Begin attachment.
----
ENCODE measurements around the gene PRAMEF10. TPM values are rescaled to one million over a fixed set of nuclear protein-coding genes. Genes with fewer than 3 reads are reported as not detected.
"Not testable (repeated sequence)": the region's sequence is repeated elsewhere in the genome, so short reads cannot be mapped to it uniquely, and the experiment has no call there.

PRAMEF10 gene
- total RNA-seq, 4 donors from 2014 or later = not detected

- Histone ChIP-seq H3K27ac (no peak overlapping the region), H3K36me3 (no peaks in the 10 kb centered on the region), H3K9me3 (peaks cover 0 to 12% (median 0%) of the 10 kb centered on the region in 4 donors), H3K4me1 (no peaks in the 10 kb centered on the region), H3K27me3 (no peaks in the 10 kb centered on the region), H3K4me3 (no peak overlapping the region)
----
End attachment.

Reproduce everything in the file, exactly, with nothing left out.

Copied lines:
ENCODE measurements around the gene PRAMEF10. TPM values are rescaled to one million over a fixed set of nuclear protein-coding genes. Genes with fewer than 3 reads are reported as not detected.
"Not testable (repeated sequence)": the region's sequence is repeated elsewhere in the genome, so short reads cannot be mapped to it uniquely, and the experiment has no call there.

PRAMEF10 gene
- total RNA-seq, 4 donors from 2014 or later = not detected

- Histone ChIP-seq H3K27ac (no peak overlapping the region), H3K36me3 (no peaks in the 10 kb centered on the region), H3K9me3 (peaks cover 0 to 12% (median 0%) of the 10 kb centered on the region in 4 donors), H3K4me1 (no peaks in the 10 kb centered on the region), H3K27me3 (no peaks in the 10 kb centered on the region), H3K4me3 (no peak overlapping the region)